In a second patient-level meta-analysis, Albrecht et al. pooled four randomized controlled trials (THUNDER [Local Taxan With Short Time Contact for Reduction of Restenosis in Distal Arteries], FEMPAC [Femoral Paclitaxel], PACIFIER [Paclitaxel-coated Balloons in Femoral Indication to Defeat Restenosis], CONSEQUENT [Clinical Trial on Peripheral Arteries Treated With SeQuent® Please P Paclitaxel Coated Balloon Catheter]) comparing DCBs with PTA. The authors examined all-cause death through 24 months and found no significant difference in the cumulative incidence of survival between groups (8.6% for DCB vs. 7.0% for PTA; p = 0.55).12 Causes of death were well balanced between the treatment groups with no obvious pattern or trend towards an increase in any specific causes of death with DCB treatment. Furthermore, cumulative paclitaxel exposure was similar between patients who died versus survived in the DCB arm.

In addition to these published meta-analyses, there have been multiple presentations of patient-level data from individual device trial programs, including Lutonix®, Stellarex™, Zilver® PTX®, and Ranger™. These were comprehensively presented at the 2019 Leipzig Interventional (LINC) Course in January.13 Results from the LEVANT 2 (Moxy Drug Coated Balloon vs. Standard Balloon Angioplasty for the Treatment of Femoropopliteal Arteries) trial (Lutonix®), which examined patients treated with DCB versus PTA at 5 years, found no difference in mortality (14.3% and 10.6%, respectively; p = 0.198). Long-term safety data from Stellarex™ pooled data of 2351 patients (ILLUMENATE [Pivotal Trial of a Novel Paclitaxel-Coated Percutaneous Angioplasty Balloon]) found no difference in all-cause death at 3 years for DCB versus PTA (9.3% vs. 9.9%; p = 0.93). A 5-year mortality analysis performed using data from the Zilver® PTX®, global data analysis showing no difference in mortality between the Zilver® PTX®, DES and PTA/BMS (18.7% vs. 17.6%; p = 0.53). Lastly, the RANGER- SFA (Comparison of the Ranger Paclitaxel-Coated PTA Balloon Catheter and uncoated PTA Balloons in Femoropopliteal Arteries) trial of the Ranger™ DCB showed no difference in mortality over 3 years with DCB compared with PTA (13.8% vs. 10.7%).

Lastly, there have been two large analyses published using Medicare beneficiary claims data, both of which failed to demonstrate an association between drug-coated devices and long-term survival. In the first study, Secemsky et al. performed a retrospective analysis of 16,560 Medicare patients who underwent femoropopliteal artery revascularization, with follow-up of a median 389 days (interquartile range 277-508 days).14 The authors found that treatment with DCB/DES was associated with lower unadjusted mortality compared with PTA/BMS through 600 days (32.5% vs. 34.3%, respectively; P = 0.007). There was no association between drug-coated devices and all-cause mortality after multivariable adjustment (adjusted HR 0.97 [95% CI, 0.91-1.04]; p = 0.43). Subgroup analyses showed that these results persisted among patients with stable claudication and critical limb ischemia, as well as when stratified by device type (DCB vs. PTA and DES with or without DCB vs. BMS). In the second analysis, Secemsky et al. specifically examined survival after implantation with a DES versus BMS.15 This analysis included 51,456 Medicare patients, with a median follow up time of 2 years and longest follow-up out to 4.1 years. The authors found no different in unadjusted mortality (51.7% for DES versus 50.1% for BMS; log-rank p-value = 0.16), and this association remained non-significant after multivariable adjustment (adjusted HR 0.98; 95%CI 0.93-1.03; p = 0.53). Although these real-world analyses are limited by non-randomized treatment assignment and the possibility of misclassification due to the use of billing claims to determine exposure, these analyses are strengthened by their large sample size and near complete report of survival.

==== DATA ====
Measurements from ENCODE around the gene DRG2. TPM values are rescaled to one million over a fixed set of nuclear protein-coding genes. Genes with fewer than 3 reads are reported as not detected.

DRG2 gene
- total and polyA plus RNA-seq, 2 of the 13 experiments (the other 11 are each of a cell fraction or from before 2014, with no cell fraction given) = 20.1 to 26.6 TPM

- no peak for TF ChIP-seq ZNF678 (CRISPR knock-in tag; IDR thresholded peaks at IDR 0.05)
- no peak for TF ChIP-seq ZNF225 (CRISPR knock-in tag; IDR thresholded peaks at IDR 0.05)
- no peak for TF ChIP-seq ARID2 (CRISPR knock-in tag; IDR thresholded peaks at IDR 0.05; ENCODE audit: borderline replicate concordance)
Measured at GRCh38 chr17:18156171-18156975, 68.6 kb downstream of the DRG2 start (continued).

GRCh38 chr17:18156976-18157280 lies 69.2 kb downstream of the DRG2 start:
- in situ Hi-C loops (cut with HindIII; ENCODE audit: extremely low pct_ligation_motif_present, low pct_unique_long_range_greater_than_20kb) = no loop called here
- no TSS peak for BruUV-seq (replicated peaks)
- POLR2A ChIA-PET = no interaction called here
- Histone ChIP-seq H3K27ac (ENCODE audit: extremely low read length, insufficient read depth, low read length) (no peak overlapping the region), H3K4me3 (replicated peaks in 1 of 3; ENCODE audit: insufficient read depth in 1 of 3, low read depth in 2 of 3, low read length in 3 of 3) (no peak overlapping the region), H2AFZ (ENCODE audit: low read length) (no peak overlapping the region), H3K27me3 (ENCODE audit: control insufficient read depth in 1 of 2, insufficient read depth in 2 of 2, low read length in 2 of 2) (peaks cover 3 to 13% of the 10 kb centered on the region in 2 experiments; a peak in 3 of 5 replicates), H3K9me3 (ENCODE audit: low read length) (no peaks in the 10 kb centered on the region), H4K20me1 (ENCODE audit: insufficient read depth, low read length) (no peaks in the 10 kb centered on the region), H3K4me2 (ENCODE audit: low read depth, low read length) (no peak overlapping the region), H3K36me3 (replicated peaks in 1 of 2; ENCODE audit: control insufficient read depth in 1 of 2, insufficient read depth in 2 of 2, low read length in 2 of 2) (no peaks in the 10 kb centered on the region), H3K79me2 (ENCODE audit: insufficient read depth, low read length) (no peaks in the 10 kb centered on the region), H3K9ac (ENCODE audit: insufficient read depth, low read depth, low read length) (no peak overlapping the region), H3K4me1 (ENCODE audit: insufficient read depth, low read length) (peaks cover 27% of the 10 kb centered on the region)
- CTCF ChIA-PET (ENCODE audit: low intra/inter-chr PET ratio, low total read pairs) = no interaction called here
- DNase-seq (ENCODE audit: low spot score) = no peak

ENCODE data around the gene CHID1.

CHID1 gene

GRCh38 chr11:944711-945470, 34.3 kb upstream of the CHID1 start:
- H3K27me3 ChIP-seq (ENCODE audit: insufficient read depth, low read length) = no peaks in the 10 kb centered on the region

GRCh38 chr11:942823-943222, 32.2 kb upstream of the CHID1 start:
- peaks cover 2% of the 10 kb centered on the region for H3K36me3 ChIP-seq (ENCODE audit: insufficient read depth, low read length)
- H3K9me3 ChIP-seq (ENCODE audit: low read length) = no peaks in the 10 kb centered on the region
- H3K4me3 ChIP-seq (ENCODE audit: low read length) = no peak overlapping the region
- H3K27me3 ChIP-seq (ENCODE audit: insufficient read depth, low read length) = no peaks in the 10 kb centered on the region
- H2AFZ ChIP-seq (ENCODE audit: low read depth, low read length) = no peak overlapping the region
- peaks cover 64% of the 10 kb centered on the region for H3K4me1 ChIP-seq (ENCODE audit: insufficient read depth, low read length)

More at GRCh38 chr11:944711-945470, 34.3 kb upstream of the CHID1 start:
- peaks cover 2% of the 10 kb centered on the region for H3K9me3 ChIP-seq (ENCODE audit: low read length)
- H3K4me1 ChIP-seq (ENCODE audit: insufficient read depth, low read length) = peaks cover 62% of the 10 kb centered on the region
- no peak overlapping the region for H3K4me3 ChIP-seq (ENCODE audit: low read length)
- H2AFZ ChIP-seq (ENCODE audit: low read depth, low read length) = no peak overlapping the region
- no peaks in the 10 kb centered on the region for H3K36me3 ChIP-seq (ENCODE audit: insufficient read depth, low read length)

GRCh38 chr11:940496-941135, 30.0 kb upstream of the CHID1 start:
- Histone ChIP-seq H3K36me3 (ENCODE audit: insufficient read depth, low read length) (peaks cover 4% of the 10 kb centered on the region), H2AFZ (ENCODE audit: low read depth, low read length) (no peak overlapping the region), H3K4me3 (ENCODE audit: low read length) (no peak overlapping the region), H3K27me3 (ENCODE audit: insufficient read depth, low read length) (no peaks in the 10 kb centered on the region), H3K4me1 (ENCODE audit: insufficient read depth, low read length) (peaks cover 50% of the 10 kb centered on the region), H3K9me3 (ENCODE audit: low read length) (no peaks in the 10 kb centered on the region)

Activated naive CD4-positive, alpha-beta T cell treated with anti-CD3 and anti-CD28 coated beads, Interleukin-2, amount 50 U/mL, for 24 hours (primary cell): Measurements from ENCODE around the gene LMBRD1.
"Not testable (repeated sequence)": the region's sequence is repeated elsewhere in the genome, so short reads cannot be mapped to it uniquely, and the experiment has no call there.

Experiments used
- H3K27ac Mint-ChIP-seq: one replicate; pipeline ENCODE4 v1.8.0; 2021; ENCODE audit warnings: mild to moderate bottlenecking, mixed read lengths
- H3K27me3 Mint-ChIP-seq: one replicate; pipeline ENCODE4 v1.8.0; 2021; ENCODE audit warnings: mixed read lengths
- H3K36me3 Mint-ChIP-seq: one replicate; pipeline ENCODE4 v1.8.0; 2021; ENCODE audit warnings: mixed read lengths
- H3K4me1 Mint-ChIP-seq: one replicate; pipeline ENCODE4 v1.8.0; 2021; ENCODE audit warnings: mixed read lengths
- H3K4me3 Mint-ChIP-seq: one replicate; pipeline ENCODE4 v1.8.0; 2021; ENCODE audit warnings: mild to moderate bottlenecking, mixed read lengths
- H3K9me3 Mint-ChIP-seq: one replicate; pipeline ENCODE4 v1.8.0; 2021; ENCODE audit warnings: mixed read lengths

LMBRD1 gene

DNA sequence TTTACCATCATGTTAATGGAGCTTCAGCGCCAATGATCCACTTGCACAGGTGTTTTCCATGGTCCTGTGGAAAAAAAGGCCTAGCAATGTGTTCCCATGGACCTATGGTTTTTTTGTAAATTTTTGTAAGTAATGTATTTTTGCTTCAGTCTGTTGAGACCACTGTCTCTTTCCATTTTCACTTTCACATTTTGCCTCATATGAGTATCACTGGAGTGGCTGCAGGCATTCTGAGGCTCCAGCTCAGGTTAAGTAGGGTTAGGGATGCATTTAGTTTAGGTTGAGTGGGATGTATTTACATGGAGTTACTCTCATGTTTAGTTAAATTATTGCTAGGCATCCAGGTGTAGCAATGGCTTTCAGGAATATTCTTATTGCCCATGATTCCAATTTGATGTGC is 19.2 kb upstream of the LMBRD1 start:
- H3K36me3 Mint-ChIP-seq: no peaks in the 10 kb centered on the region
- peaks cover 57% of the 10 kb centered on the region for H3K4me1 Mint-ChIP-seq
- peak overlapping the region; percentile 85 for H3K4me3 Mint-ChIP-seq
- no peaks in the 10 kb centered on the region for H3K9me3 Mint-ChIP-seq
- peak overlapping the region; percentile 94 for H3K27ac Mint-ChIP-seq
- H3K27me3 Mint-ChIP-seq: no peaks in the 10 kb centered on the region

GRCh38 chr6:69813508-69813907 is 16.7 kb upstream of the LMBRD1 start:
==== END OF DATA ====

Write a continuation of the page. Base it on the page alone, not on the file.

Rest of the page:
Where Do We Go From Here

As it currently stands, all presented and published patient-level data since the Katsanos meta-analysis have been supportive of the safety of paclitaxel-coated devices. However, we are left still explaining the results from the meta-analysis as well as the signal seen in the FDA internal analysis. As such, it is critically important that more information be obtained to understand whether a relationship between DCB/DES and mortality truly exists. This is both to protect patients and to ensure that beneficial technology is not unnecessarily restricted. The vascular community is anticipating the upcoming FDA Advisory Meeting on June 19-20 as an opportunity to obtain further guidance of how these devices may be used moving forward. As part of this meeting, there will be updated data presented, including from the independent patient level meta-analysis performed by VIVA Physicians, device-specific patient-level data with more complete follow-up from industry sponsors, and an updated analysis of Medicare beneficiary data. A focus will be trying to understand a potential mechanism of action, which will be examined through cause-specific mortality and further dose-exposure survival analyses. In the interim, physicians have been advised to engage in risk benefit discussion with patients regarding PAD treatment options, monitor patients who have been treated with DCB/DES per the standard of care, and to report any adverse events observed in these patients.

Table 1: Summary of Analyses Examining Survival following Drug-Coated Device Treatment for Femoropopliteal Artery Disease

Long-Term Safety Analyses

Devices Compared

Time to Follow Up

Mortality Difference

Secemsky et al. JAMA 2019.

DCB/DES versus BMS/PTA

Median 389 days, up to 600 days.

No mortality difference:
- unadjusted cumulative incidence through 600 days: 32.5% DCB/DES  vs. 34.3% BMS/PTA; P=0.007
- adjusted HR 0.97, 95% CI 0.91-1.04; p = 0.43

Secemsky et al. JACC 2019.

DES versus BMS